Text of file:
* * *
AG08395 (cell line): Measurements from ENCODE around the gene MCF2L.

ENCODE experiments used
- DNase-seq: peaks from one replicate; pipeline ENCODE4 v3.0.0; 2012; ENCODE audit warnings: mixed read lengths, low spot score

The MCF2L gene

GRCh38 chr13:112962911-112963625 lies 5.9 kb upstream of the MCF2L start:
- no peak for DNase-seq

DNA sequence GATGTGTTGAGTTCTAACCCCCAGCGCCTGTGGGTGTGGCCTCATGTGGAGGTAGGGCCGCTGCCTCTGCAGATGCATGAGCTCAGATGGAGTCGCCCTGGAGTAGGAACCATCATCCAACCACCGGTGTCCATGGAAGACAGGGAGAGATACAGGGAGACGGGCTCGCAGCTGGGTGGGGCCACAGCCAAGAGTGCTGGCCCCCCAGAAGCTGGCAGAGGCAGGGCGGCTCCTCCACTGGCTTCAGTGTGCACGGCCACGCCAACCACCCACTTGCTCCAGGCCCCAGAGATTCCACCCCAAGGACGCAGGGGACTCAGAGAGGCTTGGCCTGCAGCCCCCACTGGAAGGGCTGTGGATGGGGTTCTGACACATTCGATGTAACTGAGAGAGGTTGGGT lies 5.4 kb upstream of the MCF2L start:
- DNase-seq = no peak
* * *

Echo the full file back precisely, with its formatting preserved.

AG08395 (cell line): Measurements from ENCODE around the gene MCF2L.

ENCODE experiments used
- DNase-seq: peaks from one replicate; pipeline ENCODE4 v3.0.0; 2012; ENCODE audit warnings: mixed read lengths, low spot score

The MCF2L gene

GRCh38 chr13:112962911-112963625 lies 5.9 kb upstream of the MCF2L start:
- no peak for DNase-seq

DNA sequence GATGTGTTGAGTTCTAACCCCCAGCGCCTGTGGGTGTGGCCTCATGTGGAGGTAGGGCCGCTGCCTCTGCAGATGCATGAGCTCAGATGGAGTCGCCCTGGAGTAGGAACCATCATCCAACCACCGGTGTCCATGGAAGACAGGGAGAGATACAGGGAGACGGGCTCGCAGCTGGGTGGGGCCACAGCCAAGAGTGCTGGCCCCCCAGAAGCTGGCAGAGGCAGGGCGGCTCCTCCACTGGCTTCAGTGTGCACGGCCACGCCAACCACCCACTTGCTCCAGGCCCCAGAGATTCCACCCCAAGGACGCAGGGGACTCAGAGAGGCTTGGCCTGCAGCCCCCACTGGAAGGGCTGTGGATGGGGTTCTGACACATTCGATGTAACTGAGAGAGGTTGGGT lies 5.4 kb upstream of the MCF2L start:
- DNase-seq = no peak